The U.S. Supreme Court has ruled in two different cases that it is unconstitutional to sentence juveniles who have been convicted of homicide to mandatory life sentences with no chance for parole. The Court ruled that the brains of teenagers are not yet fully developed, giving them a chance at rehabilitation. The Court recognized that these types of sentences are cruel and unusual punishments.
The state of Florida passed their own version of these rulings in 2014. Florida law requires that any juvenile that has been sentenced to life is entitled to have their sentencing reviewed, even if there was a possibility of parole included in the original sentence. The law requires each sentence be reviewed by a judge after so many years served (15, 20, or 25). The number of years is mandated by the type of crime committed. The Florida Supreme Court ruled that this law also applies to any juvenile offenders sentenced before the law was passed.
These rulings affect approximately 600 Florida inmates, however, the majority of them are still waiting for resentencing. In fact, there have only been about 85 homicide and 80 non-homicide offenders who have been resentenced.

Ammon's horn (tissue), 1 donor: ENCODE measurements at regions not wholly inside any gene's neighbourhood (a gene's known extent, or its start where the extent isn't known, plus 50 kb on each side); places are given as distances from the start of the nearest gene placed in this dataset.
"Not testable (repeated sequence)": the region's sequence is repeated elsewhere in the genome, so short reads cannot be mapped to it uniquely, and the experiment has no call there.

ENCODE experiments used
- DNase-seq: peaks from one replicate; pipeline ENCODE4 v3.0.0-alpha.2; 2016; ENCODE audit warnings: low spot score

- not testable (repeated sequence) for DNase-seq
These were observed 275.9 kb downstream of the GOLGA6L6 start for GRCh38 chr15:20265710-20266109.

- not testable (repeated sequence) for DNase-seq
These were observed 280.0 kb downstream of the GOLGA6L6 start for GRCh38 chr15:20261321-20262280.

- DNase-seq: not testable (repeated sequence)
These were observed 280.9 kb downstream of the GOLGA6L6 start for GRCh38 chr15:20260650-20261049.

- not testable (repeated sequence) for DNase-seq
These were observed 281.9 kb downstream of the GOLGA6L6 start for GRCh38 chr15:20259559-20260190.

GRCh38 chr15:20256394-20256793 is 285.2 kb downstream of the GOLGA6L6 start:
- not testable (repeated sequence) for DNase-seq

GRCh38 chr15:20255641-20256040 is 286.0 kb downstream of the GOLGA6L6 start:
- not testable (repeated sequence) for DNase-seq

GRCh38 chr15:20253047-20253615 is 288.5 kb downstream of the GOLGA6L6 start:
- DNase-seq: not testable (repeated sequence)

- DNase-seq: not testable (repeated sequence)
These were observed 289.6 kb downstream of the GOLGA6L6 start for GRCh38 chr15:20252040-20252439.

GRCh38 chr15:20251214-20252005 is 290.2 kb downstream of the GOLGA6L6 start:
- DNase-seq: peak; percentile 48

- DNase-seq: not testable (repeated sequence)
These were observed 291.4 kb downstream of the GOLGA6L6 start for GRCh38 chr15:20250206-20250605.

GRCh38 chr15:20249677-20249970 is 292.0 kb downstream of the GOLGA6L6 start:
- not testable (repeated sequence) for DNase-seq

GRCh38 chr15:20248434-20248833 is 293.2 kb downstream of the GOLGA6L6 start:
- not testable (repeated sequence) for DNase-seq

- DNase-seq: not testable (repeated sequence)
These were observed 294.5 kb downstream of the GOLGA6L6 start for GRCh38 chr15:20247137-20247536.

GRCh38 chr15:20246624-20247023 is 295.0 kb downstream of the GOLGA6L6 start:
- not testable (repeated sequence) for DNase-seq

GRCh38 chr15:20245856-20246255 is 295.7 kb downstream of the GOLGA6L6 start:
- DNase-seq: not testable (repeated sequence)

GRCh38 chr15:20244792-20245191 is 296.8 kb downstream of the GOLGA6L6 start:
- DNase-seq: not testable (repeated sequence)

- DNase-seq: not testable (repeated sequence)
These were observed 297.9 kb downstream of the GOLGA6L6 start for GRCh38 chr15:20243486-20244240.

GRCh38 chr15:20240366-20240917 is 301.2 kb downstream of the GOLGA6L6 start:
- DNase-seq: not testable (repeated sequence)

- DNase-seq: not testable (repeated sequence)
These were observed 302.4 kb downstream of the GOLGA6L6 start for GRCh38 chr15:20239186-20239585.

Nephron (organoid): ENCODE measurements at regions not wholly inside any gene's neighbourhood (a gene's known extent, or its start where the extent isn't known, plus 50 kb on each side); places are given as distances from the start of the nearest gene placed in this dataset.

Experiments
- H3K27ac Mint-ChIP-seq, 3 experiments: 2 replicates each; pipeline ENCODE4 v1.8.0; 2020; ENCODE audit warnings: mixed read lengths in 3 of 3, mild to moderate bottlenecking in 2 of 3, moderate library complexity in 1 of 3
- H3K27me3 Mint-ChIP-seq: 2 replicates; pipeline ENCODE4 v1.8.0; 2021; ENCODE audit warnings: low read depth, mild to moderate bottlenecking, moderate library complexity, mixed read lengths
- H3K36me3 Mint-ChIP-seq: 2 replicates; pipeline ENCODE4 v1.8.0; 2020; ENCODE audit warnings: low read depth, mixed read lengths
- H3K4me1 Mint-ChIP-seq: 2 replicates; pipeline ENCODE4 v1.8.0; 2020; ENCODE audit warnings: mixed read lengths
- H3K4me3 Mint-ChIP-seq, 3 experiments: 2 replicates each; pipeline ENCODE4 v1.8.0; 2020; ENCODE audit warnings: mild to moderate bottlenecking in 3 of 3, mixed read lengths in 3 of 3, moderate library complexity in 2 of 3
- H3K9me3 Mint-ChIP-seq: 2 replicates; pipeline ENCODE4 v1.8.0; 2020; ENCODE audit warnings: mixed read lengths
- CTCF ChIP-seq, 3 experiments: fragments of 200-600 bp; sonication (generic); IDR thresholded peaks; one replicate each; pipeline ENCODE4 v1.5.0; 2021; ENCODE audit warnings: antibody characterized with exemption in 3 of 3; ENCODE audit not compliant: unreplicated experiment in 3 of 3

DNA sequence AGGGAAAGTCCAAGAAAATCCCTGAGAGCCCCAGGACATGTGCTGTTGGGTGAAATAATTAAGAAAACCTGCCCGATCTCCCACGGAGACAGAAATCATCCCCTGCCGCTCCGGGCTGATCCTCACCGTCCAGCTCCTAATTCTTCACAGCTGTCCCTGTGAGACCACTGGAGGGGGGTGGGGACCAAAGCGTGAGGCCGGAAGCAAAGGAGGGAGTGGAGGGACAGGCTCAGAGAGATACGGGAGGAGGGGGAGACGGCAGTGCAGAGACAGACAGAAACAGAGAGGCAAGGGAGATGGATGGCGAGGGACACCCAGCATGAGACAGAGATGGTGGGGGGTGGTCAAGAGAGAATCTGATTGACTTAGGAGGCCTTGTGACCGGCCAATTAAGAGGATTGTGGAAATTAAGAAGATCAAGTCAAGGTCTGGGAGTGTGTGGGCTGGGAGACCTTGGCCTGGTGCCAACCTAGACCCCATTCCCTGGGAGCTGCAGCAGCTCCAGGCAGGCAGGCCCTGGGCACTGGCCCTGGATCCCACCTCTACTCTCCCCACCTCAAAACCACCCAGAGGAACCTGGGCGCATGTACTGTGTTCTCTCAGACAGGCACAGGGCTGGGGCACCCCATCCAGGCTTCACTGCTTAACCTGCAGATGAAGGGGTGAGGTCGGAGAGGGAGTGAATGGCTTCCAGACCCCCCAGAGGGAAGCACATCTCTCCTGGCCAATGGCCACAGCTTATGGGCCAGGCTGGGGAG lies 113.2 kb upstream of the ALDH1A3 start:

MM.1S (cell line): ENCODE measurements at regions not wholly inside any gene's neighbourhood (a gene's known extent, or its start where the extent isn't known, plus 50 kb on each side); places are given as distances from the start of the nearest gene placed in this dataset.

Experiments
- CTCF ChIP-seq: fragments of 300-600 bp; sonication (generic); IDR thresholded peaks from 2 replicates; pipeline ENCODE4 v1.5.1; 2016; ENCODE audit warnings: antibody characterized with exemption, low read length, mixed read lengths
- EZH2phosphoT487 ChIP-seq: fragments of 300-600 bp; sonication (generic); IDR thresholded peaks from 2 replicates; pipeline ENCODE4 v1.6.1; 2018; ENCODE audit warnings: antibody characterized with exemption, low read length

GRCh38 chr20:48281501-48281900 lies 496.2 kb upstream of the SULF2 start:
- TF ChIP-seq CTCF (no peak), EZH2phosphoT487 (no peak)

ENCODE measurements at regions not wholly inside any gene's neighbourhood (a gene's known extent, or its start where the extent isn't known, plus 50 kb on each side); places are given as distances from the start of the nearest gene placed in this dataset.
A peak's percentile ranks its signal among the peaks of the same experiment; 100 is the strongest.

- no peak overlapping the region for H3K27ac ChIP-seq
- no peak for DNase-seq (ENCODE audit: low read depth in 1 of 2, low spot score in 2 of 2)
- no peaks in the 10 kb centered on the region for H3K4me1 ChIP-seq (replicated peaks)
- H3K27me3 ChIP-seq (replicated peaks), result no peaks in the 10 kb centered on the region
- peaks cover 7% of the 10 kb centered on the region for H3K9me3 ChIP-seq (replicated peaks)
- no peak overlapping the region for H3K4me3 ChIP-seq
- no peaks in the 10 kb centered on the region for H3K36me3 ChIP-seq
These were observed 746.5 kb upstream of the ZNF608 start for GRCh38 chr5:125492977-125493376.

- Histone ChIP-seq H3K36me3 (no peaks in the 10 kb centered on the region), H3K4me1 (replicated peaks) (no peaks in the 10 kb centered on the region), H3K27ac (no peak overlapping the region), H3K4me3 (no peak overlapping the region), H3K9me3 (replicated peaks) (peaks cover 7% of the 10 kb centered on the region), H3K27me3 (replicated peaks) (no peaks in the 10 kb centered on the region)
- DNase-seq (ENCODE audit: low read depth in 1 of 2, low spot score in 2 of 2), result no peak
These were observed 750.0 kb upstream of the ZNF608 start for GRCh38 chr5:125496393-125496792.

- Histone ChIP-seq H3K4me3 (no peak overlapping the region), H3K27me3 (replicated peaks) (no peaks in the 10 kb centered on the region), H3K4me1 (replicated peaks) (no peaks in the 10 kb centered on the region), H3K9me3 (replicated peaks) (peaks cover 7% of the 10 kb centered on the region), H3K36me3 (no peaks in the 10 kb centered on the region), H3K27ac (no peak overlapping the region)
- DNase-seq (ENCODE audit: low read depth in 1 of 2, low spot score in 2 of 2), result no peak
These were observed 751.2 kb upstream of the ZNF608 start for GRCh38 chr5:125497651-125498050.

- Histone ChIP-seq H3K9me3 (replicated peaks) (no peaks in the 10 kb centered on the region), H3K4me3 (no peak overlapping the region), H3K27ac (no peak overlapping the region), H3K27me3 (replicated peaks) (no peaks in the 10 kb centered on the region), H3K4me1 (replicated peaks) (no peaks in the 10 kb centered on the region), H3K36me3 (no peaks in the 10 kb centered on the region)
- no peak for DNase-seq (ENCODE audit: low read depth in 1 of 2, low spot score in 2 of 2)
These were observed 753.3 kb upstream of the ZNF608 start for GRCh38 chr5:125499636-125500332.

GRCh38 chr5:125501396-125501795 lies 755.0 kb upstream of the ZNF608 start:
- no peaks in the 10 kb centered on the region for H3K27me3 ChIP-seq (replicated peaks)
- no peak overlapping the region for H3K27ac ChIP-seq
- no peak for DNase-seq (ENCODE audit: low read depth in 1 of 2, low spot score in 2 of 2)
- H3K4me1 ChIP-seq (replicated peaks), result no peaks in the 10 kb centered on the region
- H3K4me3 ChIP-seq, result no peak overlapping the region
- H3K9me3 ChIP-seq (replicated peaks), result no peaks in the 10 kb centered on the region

The cause of the delays in resentencing is blamed on lack of funds. There is just not enough money for public defenders and prosecutors to reexamine these cases quickly. Public defenders did put in a request to lawmakers to appropriate $8 million to enable sentencing reviews, but lawmakers rejected that request. One lawmaker did say that money is budgeted for the process, but at this time, they don’t see it as a crisis issue requiring that amount of funding.
Other delaying factors include the system that prosecutors have put in place to deal with mandated reviews, as well as the issues the courts have in determining which sentences are legally compliant with all the rulings.
Attorney Leifert is troubled by the lack of progress that is being made in reviewing teen offender cases. “There have been two Supreme Court rulings, as well as a state law passed mandating these reviews. Although lawmakers may not feel this is a “crisis issue” there are 600 juvenile offenders whose rights are being ignored.”